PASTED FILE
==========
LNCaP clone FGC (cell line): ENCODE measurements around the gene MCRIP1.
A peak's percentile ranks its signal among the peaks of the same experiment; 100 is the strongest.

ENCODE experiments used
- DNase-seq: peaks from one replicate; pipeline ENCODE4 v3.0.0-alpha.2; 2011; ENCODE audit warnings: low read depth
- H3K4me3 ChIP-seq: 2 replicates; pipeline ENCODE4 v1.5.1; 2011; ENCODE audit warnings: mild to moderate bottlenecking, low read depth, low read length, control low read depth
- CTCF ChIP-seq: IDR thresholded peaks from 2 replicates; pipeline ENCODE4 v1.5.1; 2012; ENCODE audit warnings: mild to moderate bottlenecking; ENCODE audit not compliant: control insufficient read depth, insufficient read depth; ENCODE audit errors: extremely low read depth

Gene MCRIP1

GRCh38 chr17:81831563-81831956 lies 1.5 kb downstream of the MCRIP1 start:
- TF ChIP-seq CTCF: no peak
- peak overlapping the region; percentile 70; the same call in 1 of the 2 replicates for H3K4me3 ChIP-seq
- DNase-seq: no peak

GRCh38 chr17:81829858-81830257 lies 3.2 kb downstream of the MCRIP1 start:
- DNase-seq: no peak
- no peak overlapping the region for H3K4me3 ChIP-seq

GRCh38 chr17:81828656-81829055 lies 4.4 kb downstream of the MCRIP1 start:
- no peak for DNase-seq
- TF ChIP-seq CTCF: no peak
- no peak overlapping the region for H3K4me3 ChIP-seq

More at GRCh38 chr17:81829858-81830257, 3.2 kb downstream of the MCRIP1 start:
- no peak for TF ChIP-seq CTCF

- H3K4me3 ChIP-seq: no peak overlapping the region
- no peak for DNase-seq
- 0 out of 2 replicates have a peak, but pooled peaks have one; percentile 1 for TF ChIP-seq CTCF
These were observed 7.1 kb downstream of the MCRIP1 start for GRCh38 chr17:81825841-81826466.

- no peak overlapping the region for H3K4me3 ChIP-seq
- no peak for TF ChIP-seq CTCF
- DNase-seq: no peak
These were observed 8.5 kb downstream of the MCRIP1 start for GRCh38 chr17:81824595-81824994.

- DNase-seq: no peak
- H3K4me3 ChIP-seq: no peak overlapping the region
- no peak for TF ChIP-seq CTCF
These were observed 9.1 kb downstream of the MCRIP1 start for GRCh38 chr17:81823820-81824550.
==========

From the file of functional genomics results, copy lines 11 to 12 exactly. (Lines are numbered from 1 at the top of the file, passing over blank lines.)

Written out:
- DNase-seq: no peak

GRCh38 chr17:81829858-81830257 lies 3.2 kb downstream of the MCRIP1 start: